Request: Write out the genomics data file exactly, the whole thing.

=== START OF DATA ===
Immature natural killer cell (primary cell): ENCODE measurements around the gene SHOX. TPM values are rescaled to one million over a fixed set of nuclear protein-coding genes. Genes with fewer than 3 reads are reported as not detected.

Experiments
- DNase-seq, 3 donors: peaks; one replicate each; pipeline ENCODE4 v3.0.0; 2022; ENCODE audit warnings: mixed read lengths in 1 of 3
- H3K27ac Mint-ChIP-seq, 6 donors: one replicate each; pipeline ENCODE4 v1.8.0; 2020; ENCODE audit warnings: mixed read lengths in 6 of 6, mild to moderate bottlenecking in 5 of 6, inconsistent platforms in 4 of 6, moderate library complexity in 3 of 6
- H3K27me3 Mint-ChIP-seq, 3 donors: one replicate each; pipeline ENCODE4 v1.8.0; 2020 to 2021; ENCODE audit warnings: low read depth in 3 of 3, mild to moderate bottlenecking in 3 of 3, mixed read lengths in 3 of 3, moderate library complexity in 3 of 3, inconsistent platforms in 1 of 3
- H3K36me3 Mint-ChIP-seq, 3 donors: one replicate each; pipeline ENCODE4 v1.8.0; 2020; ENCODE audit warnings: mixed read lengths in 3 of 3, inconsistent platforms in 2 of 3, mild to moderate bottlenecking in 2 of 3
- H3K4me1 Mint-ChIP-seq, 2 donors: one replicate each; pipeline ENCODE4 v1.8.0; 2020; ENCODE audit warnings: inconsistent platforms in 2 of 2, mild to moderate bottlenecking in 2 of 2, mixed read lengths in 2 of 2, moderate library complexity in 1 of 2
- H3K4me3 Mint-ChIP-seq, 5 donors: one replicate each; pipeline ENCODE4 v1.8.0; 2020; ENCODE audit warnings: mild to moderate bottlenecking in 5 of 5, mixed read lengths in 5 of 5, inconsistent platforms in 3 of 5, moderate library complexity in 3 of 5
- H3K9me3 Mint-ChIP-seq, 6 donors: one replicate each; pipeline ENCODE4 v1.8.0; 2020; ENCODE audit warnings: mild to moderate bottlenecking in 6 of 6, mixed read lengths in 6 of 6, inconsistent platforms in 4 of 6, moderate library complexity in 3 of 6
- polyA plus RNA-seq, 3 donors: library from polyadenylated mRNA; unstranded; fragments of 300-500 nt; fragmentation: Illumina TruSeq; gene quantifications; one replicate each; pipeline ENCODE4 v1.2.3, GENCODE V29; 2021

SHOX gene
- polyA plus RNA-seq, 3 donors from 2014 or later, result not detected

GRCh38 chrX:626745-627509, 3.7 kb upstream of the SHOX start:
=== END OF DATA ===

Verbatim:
Immature natural killer cell (primary cell): ENCODE measurements around the gene SHOX. TPM values are rescaled to one million over a fixed set of nuclear protein-coding genes. Genes with fewer than 3 reads are reported as not detected.

Experiments
- DNase-seq, 3 donors: peaks; one replicate each; pipeline ENCODE4 v3.0.0; 2022; ENCODE audit warnings: mixed read lengths in 1 of 3
- H3K27ac Mint-ChIP-seq, 6 donors: one replicate each; pipeline ENCODE4 v1.8.0; 2020; ENCODE audit warnings: mixed read lengths in 6 of 6, mild to moderate bottlenecking in 5 of 6, inconsistent platforms in 4 of 6, moderate library complexity in 3 of 6
- H3K27me3 Mint-ChIP-seq, 3 donors: one replicate each; pipeline ENCODE4 v1.8.0; 2020 to 2021; ENCODE audit warnings: low read depth in 3 of 3, mild to moderate bottlenecking in 3 of 3, mixed read lengths in 3 of 3, moderate library complexity in 3 of 3, inconsistent platforms in 1 of 3
- H3K36me3 Mint-ChIP-seq, 3 donors: one replicate each; pipeline ENCODE4 v1.8.0; 2020; ENCODE audit warnings: mixed read lengths in 3 of 3, inconsistent platforms in 2 of 3, mild to moderate bottlenecking in 2 of 3
- H3K4me1 Mint-ChIP-seq, 2 donors: one replicate each; pipeline ENCODE4 v1.8.0; 2020; ENCODE audit warnings: inconsistent platforms in 2 of 2, mild to moderate bottlenecking in 2 of 2, mixed read lengths in 2 of 2, moderate library complexity in 1 of 2
- H3K4me3 Mint-ChIP-seq, 5 donors: one replicate each; pipeline ENCODE4 v1.8.0; 2020; ENCODE audit warnings: mild to moderate bottlenecking in 5 of 5, mixed read lengths in 5 of 5, inconsistent platforms in 3 of 5, moderate library complexity in 3 of 5
- H3K9me3 Mint-ChIP-seq, 6 donors: one replicate each; pipeline ENCODE4 v1.8.0; 2020; ENCODE audit warnings: mild to moderate bottlenecking in 6 of 6, mixed read lengths in 6 of 6, inconsistent platforms in 4 of 6, moderate library complexity in 3 of 6
- polyA plus RNA-seq, 3 donors: library from polyadenylated mRNA; unstranded; fragments of 300-500 nt; fragmentation: Illumina TruSeq; gene quantifications; one replicate each; pipeline ENCODE4 v1.2.3, GENCODE V29; 2021

SHOX gene
- polyA plus RNA-seq, 3 donors from 2014 or later, result not detected

GRCh38 chrX:626745-627509, 3.7 kb upstream of the SHOX start: